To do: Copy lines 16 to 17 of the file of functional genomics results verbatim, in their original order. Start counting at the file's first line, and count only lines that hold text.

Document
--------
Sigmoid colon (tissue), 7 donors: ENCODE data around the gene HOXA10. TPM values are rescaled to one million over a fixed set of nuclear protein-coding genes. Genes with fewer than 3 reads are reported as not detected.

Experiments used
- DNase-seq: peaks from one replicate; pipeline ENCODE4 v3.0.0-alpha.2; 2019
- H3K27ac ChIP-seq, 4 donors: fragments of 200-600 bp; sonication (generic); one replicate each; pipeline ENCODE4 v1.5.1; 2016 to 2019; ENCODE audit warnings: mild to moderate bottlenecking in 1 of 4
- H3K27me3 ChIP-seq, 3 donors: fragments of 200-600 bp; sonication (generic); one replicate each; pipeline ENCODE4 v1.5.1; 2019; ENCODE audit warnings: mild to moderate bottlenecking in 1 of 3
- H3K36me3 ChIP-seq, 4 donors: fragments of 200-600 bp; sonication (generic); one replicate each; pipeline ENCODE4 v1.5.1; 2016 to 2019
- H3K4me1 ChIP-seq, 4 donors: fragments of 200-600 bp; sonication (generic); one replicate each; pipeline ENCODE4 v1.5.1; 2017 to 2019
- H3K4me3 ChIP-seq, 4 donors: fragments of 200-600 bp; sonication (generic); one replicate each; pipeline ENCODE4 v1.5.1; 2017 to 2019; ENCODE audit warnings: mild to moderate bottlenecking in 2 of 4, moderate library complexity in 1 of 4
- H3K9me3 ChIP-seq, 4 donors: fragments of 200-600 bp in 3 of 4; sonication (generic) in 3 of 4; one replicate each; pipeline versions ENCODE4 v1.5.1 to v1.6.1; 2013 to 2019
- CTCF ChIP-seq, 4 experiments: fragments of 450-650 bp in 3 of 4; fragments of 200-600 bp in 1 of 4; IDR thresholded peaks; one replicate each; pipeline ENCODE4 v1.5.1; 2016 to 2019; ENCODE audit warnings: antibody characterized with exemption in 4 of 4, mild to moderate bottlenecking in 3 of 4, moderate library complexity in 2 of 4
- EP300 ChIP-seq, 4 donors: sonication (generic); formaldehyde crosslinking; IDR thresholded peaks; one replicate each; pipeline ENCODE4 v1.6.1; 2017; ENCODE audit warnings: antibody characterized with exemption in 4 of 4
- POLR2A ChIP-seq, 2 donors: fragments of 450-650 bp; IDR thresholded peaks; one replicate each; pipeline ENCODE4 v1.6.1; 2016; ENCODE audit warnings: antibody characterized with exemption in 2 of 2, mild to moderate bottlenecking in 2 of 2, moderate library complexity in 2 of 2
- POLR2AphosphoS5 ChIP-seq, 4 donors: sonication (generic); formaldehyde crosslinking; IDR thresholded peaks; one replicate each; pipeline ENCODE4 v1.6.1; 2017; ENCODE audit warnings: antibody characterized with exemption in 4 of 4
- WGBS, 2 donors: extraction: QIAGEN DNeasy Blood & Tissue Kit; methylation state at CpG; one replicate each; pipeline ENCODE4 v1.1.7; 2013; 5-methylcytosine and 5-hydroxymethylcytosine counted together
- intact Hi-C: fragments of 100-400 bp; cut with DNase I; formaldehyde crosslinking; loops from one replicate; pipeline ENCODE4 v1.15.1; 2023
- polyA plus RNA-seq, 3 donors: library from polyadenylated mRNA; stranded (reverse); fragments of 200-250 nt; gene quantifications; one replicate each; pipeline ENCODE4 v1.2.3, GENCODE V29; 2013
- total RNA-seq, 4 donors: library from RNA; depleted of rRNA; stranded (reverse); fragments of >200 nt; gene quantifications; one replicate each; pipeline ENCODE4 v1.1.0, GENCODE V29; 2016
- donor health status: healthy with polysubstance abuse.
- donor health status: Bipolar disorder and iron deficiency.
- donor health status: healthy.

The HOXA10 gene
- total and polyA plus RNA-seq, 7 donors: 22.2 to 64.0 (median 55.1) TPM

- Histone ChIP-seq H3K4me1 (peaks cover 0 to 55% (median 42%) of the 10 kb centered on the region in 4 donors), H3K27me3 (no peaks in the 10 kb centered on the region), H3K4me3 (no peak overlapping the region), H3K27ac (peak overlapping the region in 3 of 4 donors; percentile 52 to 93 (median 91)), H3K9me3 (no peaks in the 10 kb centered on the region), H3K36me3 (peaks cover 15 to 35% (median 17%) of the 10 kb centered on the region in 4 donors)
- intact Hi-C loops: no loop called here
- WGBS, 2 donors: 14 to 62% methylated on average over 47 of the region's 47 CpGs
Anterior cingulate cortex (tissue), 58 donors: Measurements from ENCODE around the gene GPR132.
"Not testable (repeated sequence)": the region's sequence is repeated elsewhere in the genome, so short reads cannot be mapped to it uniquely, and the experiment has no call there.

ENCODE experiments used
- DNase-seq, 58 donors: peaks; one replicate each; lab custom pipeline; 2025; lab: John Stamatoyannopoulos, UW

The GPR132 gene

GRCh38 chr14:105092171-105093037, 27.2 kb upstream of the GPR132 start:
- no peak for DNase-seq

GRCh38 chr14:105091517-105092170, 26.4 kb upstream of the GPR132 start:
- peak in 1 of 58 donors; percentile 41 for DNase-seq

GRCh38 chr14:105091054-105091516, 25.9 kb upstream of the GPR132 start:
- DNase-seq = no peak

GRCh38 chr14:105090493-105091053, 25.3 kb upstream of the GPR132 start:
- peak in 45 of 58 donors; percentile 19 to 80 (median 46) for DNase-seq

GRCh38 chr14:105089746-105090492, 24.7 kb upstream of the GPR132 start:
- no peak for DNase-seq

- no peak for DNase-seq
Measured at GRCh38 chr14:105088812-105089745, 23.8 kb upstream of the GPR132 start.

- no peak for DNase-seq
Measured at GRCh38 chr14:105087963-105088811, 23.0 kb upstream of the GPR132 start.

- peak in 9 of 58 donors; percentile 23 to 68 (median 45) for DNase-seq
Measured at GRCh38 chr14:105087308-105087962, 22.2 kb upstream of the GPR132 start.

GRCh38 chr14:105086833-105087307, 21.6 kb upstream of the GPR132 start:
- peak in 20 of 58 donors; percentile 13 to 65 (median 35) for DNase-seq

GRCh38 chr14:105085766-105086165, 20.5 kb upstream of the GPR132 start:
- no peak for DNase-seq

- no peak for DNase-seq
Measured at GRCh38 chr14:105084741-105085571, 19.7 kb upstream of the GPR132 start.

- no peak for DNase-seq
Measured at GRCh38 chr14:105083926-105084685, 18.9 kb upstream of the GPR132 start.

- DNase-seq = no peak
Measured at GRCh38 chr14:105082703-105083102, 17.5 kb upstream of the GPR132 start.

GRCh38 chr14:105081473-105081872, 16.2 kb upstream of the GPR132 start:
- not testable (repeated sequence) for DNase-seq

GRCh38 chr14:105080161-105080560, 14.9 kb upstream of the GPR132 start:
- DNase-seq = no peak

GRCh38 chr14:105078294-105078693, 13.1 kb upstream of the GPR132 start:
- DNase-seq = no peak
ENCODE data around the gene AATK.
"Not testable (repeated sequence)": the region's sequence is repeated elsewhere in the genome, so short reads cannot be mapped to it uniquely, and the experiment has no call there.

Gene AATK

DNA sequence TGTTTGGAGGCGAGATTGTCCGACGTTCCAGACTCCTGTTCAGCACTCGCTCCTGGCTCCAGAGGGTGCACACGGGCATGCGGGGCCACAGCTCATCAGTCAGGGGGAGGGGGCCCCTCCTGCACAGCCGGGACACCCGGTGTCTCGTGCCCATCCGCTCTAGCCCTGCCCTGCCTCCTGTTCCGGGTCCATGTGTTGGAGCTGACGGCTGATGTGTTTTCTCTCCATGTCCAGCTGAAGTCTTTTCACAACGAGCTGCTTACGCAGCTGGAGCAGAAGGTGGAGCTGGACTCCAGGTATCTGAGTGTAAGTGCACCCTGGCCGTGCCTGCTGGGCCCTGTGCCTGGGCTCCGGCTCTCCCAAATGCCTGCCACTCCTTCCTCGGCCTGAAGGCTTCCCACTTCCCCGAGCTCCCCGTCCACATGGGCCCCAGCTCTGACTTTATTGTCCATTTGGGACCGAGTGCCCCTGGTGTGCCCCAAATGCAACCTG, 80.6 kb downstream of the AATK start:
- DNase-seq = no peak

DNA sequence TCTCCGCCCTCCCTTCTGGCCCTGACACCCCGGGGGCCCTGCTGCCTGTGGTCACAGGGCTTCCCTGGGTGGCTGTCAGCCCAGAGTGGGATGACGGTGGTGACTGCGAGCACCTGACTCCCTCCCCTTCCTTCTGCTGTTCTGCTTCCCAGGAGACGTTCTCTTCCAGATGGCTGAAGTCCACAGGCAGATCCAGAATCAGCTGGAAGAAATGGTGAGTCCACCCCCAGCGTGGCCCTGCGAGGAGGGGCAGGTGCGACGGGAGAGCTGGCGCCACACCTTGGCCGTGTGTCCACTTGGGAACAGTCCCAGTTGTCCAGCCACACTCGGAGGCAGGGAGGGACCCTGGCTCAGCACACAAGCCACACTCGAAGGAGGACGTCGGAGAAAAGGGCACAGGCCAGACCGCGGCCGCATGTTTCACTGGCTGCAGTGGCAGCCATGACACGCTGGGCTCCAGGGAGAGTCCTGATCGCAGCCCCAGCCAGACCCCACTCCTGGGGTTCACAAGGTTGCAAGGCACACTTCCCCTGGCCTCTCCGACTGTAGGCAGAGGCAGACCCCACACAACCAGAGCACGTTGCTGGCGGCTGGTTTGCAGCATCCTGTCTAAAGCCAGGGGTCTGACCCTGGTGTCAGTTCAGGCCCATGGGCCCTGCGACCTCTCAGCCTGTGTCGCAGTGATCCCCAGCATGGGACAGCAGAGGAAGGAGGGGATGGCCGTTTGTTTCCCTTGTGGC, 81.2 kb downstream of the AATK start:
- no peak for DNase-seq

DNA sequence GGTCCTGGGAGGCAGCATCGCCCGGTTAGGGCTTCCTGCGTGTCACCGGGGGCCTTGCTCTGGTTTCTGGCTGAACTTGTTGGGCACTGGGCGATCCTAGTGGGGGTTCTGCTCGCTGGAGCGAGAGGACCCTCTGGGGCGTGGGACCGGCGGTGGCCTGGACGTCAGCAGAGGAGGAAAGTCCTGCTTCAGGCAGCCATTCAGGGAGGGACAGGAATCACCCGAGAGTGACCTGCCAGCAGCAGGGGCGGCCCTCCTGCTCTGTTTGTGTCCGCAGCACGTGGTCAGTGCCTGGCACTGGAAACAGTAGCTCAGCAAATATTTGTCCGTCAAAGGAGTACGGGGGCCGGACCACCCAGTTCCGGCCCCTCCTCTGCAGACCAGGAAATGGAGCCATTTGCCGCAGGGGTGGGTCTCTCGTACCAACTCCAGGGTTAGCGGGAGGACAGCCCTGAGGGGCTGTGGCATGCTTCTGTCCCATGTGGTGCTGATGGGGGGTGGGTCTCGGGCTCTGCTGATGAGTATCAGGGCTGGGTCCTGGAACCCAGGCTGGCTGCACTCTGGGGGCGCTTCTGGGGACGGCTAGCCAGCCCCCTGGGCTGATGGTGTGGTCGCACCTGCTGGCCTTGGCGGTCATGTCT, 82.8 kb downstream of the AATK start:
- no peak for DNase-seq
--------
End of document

- polyA plus RNA-seq, 3 donors: library from polyadenylated mRNA; stranded (reverse); fragments of 200-250 nt; gene quantifications; one replicate each; pipeline ENCODE4 v1.2.3, GENCODE V29; 2013
- total RNA-seq, 4 donors: library from RNA; depleted of rRNA; stranded (reverse); fragments of >200 nt; gene quantifications; one replicate each; pipeline ENCODE4 v1.1.0, GENCODE V29; 2016